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Yes, I am this stupid

So, one of the Germans – Aldi, Lidl, whichever – was selling water buffalo milk butter. Got some to try it. Just did so.
Tasted very like a weak mozzarella.

That it took me a long time to work out why this was likely is a good gauge of how stupid I can be……

23 thoughts on “Yes, I am this stupid”

  1. The fact that the clever people who run Aldi/Lidl decided it was worth stocking shows how much the squeezed middle classes now patronise stores which 5 years ago they would have used as the punchline to an after-dinner joke.

  2. Years ago I was in the queue at a cash till at Sainsbury’s. The American behind me took a keen interest in my purchases. He goggled a little at my goats milk. “Is that good?” he demanded to know (politely – clearly not a New Yorker). “Dunno” says I “I’ve never bought it before. But I know it makes good cheese.”

    “Yes” he said contemplatively and vanished back into the scrum to get some for himself.

  3. Out of interest, what do you use goats milk for, dearieme? I’ve kept goats & can’t imagine a use for it. It makes tea & coffee taste disgusting. I do like goats milk cheese. But the number of goats required & the chore of making it, less trouble to buy it.
    Don’t mind eating the things but it’s a bit of an acquired taste. We kept ’em as brush cutters. When they didn’t wander off. Basically, if goat’s an important part of your diet, you’re a peasant.

  4. The goats milk was an experiment – to be tried in tea, coffee, cocoa, Horlicks, muesli, yoghurt-making, swigging by the glass, whatever.

    We’ve not continued with it.

    At least we’ve never been daft enough to experiment with skimmed milk or semi-skimmed.

  5. BiS, Well-known milk replacement when the babbie can’t handle the cow stuff. The adult use is either as cheese or fermented into yoghurt ( insert suitably applicable local name).

    The stuff is on the shelves for exactly that reason..Babbies. It’s just that the Fashionistas have taken to the stuff in one of their harebrained attempts at Virtue Signalling.

  6. Yeah, so much stuff produced for people who are *ill*, and is snapped up as a fashion. They’ll be drinking cough medicine next as a tonic or summut. It happened to Lucazade and gluton-free baked goods, I expect it will happen to my proton pump inhibiter soon. “But I *like* the taste of crushed chalk flavoured with modified bezene rings.”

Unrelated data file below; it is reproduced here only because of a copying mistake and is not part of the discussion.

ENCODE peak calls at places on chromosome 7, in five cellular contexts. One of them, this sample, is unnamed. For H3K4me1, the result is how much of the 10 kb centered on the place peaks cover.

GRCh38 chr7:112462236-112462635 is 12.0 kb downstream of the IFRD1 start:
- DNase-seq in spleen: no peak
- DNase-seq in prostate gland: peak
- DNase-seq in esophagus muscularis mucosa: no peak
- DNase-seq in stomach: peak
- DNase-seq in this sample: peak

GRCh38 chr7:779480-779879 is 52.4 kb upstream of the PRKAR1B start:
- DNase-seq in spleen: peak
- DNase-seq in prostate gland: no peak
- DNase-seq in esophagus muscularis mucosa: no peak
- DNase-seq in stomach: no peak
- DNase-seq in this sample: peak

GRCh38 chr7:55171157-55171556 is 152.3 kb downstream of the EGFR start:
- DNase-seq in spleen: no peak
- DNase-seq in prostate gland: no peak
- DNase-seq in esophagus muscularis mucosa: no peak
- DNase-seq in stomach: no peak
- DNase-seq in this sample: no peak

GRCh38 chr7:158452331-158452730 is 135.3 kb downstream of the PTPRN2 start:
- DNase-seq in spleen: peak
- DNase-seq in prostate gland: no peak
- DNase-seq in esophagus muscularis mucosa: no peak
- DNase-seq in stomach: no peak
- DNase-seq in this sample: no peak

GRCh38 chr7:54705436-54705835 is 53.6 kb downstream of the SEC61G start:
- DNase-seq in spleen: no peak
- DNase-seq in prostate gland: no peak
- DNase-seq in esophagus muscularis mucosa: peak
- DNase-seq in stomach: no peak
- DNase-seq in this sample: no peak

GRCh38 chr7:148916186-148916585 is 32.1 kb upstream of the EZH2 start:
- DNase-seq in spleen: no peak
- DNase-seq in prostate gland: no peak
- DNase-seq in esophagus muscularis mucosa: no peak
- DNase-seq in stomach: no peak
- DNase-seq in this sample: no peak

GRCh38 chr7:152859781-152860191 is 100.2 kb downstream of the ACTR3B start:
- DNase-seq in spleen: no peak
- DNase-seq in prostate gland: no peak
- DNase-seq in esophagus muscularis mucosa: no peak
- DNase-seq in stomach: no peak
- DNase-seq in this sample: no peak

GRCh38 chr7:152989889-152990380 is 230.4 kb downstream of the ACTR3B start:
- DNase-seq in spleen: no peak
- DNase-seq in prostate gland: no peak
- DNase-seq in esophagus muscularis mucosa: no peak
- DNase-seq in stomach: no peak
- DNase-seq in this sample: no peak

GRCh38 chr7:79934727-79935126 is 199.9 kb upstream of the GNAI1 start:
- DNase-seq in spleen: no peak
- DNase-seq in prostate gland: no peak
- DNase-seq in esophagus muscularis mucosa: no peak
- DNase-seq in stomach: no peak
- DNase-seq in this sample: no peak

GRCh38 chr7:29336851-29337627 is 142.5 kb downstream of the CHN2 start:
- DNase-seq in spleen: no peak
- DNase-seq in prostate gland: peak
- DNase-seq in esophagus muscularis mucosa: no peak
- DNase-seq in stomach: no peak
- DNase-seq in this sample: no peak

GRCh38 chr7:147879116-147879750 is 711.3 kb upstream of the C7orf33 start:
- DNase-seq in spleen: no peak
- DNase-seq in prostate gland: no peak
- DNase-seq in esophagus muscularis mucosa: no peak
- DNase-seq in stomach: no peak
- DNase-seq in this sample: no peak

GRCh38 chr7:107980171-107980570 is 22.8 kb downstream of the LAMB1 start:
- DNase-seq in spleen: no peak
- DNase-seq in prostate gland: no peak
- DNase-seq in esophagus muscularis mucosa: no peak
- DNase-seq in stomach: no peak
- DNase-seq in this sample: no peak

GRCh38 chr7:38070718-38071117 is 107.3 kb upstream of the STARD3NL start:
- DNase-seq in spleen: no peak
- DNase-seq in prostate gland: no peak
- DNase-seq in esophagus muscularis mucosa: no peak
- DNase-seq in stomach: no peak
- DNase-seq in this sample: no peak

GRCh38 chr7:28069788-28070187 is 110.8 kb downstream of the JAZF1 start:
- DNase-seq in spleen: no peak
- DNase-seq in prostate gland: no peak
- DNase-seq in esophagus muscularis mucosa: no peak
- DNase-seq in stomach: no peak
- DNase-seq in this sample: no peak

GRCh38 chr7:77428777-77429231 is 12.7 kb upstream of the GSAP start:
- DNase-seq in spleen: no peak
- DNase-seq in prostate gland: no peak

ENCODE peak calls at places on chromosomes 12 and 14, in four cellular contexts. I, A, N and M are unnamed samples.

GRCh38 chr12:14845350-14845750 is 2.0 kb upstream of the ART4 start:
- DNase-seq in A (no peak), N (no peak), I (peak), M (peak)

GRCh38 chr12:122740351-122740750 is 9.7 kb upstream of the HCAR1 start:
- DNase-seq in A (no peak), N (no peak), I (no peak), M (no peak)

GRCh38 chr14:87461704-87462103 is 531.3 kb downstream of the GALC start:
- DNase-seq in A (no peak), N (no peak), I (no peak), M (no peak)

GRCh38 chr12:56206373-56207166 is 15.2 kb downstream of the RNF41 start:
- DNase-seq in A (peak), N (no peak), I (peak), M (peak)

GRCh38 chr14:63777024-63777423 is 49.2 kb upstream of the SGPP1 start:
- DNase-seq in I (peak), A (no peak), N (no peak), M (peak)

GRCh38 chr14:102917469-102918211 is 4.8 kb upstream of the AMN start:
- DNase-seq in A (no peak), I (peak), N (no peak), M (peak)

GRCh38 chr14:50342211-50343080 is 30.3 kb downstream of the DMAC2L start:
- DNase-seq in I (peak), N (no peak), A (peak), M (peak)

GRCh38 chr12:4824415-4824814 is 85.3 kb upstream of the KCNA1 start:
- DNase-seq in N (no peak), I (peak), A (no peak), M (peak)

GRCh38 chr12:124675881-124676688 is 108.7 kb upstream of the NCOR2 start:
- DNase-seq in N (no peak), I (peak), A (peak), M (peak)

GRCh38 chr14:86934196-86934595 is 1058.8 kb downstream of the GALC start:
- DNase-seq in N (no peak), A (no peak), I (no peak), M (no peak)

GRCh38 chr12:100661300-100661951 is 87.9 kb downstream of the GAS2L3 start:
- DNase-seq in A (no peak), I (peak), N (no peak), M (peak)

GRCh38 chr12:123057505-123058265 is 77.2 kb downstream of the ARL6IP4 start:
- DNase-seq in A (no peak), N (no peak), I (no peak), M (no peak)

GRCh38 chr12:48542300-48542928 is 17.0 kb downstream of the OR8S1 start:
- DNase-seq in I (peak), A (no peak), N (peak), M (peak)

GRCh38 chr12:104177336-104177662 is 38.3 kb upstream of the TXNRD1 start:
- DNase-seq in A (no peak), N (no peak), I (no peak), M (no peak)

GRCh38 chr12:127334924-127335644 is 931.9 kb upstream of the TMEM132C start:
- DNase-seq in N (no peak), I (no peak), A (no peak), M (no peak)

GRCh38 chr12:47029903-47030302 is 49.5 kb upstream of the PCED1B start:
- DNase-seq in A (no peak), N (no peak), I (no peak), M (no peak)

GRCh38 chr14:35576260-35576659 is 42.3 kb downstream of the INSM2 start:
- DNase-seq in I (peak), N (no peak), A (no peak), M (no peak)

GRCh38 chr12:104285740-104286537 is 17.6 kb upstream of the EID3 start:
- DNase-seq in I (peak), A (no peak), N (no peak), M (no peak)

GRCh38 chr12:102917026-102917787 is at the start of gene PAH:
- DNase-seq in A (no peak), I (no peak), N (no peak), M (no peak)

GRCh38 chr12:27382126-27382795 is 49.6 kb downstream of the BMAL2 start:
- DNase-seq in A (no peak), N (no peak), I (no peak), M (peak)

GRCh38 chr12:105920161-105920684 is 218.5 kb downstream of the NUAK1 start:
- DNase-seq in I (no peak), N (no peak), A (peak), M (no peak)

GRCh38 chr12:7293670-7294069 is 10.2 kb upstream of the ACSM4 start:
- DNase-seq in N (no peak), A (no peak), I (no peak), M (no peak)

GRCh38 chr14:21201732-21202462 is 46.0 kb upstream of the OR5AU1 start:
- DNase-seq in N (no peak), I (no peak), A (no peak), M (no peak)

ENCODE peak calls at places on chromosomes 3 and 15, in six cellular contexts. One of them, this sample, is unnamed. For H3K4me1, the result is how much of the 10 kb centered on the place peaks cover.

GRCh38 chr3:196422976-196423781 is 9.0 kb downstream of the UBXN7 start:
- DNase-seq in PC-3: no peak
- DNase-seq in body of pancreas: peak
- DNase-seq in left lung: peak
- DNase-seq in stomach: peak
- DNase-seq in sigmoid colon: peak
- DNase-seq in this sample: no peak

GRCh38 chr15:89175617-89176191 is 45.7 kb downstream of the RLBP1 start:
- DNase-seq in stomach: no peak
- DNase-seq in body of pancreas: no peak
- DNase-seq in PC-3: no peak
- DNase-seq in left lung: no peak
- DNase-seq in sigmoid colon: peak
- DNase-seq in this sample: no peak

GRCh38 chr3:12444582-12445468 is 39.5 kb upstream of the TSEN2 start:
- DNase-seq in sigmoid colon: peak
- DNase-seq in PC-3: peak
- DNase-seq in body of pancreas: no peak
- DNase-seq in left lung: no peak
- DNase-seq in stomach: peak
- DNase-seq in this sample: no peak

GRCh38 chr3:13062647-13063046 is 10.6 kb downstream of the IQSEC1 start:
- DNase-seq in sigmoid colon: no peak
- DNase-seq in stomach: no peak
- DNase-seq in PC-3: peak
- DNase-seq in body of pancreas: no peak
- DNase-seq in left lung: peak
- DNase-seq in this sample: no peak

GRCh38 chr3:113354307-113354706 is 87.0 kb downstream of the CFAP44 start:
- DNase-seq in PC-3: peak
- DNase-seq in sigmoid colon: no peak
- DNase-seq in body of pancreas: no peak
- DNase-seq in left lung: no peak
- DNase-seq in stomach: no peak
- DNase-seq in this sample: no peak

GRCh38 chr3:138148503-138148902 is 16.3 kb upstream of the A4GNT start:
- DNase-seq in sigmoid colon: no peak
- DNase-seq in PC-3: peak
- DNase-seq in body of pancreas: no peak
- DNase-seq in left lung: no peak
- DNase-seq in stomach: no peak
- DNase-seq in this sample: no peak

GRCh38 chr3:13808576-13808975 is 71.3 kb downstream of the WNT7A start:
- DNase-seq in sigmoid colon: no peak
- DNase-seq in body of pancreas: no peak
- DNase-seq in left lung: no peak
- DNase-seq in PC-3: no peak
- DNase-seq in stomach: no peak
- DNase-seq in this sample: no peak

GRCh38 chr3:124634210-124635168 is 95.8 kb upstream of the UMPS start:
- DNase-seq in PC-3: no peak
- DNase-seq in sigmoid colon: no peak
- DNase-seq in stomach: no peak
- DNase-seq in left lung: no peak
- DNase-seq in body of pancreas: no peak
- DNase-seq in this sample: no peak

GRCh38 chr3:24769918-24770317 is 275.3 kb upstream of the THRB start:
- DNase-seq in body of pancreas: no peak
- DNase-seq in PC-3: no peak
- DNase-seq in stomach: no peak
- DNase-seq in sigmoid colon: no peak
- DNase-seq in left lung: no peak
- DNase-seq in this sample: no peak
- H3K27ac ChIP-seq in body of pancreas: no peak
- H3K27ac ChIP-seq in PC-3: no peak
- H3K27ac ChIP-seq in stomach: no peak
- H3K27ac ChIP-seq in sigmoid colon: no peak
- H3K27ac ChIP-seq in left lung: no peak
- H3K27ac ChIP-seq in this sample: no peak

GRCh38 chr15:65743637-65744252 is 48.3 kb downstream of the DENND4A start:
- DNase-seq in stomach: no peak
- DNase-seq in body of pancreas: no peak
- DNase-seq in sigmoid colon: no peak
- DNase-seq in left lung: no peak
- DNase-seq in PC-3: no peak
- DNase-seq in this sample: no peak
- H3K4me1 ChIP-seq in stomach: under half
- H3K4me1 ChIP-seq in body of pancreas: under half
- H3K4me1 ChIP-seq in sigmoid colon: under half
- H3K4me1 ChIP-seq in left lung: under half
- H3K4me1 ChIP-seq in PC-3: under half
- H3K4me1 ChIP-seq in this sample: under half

7. At least we’ve never been daft enough to experiment with skimmed milk or semi-skimmed…

    Used to drink raw milk straight from the urn when we were kids. Nowadays, however, I find whole milk unbelievably rich, sweet. While Mrs G. uses buttermilk for baking we favour semi-skimmed for everyday use. Probably just as well, given we get through 14 pints/week between the two of us.

  8. Bloke in North Dorset

    I only take milk with my breakfast cereal and that’s full fat. I’ve recently had cause to get a series of blood tests and my cholesterol is high. As this was the least of my problems I said I’d have a go at diet change before even more pills.

    Normally I would last until lunchtime before needing to eat again, but after switching to semi skimmed I found myself playing hunt the biscuit box by 11:30. Sod that for a game of soldiers, back to full fat and I’ll take pot luck on chore stop for now.

  9. I did a health check at the surgery a while ago and although my cholesterol was only a smidgen over the arbitrary limit the nurse offered me statins. I politely declined.

    As for milk, having got used to semi-skimmed I now find full fat a bit rich. However I recognise the mid-morning ginger snap moment…

    I no longer like goats cheese, though I used to like it decades ago. A visit to one of these petting farms when the kids were young and the strong goat smell then has put me off for life. Sad, really, as in the Canaries recently the local food has a lot of goats cheese. Almogrote is made from it, and for one meal we had something that looked just like halloumi with palm honey. It was softer than halloumi though.

  10. Bloke in North Dorset